918pviVNiOL.jpg

I don't expect an rpg reviewer to have an extensive knowledge of literature or history, although a basic literacy seems not too much to expect considering the nature of rpgs but pretty sure this would pop up via a quick google search.
 

Brock Savage

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It's a lot more difficult to do that in video form and so most people don't tend to bother, that's why you get so much blather. There's a few channgels that are professionally organised or well scripted but they tend to be the exception.
It blows my mind that people make YouTube presentations shooting from the hip in a steam of conscious ramble without any kind of scripting. Even improv troupes rehearse, practice, and workshop.

The issue with rpg reviews anyway, is often they're not written on the basis of six months of playing the system.
I don't need a deep dive review when deciding whether to buy a pdf or video game. That said, since my living space is limited I rarely commit to physical media like board games without a solid body of evidence.
 

Voros

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The osr definitely have an active reviewing community. I guess I'm just surprised call of cthulhu, traveller etc don't have the same level of active community reviews.

If I'm not mistaken call if cthulhu is estimated to be the second (very distant) game played behind 5e. There should be tons of in depth adventure reviews that aren't just shills regurgitating the info on the back cover and table of contents.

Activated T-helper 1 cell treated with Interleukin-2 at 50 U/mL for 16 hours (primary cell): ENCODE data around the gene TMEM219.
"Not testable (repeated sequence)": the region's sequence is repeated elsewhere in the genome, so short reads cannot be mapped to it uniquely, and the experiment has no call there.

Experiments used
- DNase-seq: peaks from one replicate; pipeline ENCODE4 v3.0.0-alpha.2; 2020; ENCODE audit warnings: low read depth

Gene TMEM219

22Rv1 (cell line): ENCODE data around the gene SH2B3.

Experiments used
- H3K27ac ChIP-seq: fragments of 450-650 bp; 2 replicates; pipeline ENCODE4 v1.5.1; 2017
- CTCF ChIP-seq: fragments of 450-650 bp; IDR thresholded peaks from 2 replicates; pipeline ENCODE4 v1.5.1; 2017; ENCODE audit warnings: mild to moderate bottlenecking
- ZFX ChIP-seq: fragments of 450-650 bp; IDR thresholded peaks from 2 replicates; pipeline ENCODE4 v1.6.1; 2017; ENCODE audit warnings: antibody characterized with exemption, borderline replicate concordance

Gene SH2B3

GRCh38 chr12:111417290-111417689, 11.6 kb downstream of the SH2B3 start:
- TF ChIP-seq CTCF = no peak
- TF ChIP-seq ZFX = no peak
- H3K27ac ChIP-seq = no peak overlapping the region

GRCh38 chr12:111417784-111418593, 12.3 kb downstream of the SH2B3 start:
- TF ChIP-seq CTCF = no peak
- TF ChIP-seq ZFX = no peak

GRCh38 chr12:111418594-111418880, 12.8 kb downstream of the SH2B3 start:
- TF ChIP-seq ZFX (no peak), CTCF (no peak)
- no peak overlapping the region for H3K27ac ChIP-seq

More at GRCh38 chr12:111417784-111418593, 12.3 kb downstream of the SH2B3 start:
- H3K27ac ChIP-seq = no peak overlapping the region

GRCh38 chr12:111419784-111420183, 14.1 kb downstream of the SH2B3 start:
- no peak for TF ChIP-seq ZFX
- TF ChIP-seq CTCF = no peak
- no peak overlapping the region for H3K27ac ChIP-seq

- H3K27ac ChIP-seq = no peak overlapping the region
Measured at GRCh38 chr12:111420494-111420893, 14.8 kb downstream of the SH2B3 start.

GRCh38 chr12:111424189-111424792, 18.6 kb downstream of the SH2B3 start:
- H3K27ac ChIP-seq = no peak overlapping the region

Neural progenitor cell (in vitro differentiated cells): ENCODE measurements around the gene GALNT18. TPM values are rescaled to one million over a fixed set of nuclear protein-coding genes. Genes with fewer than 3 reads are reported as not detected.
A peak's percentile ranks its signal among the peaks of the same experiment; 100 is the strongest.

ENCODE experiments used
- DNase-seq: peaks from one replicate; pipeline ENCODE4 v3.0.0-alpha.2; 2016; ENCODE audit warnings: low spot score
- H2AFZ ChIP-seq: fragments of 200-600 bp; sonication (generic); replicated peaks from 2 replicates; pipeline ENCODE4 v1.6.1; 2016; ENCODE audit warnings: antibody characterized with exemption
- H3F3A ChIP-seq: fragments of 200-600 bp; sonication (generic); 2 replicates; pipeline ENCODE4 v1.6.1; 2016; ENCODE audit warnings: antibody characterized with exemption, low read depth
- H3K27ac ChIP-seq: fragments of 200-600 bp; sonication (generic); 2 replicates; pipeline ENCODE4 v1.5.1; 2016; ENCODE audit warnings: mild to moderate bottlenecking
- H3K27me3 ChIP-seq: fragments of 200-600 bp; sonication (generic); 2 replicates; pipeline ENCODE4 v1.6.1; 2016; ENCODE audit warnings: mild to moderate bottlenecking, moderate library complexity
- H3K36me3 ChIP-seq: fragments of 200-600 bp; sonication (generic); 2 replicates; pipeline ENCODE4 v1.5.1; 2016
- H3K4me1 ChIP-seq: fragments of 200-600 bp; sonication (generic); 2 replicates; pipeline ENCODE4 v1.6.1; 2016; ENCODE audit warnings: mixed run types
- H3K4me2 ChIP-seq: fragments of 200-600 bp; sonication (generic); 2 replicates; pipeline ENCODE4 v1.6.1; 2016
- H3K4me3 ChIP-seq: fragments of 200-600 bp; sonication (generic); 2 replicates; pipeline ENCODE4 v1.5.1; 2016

Btw: thanks to everyone who recommended blogs and provided specific links.

The aforementioned Pookie who runs Reviews from R'lyeh writes excellent reviews of CoC and lots of other rpgs. I think he and Seth S. are the two best rpg reviewers out there who write well, have a sense of humour, don't have any particular axe to grind and have enough broad knowledge to not embarrass themselves.


Bryce at Tenfootpole can be quite good at locating the diamonds in the rough of the OSR but he embarrasses himself when not talking about the OSR and his reviews are riddled with typos which drives me a bit batty.
 

Brock Savage

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Bryce at Tenfootpole can be quite good at locating the diamonds in the rough of the OSR but he embarrasses himself when not talking about the OSR and his reviews are riddled with typos which drives me a bit batty.
Huh, I didn't know Bryce reviewed things outside the OSR or maybe I just never bothered to look- shoot me link via PM if you could.
 

Shipyard Locked

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Video does have some benefit, I find it of particular use for high production books or games that include minis and other extras since it can often show these features off to better effect than a simple photo or two.

Not to mention the option of increasing the playback speed of the video by 25% to 50% without losing sound accuracy. My media consumption rate has improved enormously since youtube and podcasts added that feature. Some brilliant guys are so miserably slow at making their points that speeding them up is doing them a favor.

8wBX29o.gif
 

Shipyard Locked

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The title caption of that video calls to mind a peeve of mine that will ensure that I don't watch, read, nor listen to what the author offers:

Yes. Any of these common formulas in a title will also lead me to skip it:
"We need to talk about..."
"... just broke/blew up the internet."
"... and the internet is freaking out."
"... and that's OK."
"... and that's a good thing."
"The top 10..."
"... is the [thing] we/America/the UK needs right now."
 

The Mad Hatter

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And now, you it's a bannable offense to say you think a game is too expensive, which isn't exactly conducive to people wanting to give their opinions on games. I can't see a lot of value of reading reviews on a site with an explicit stance of supporting game companies over consumers.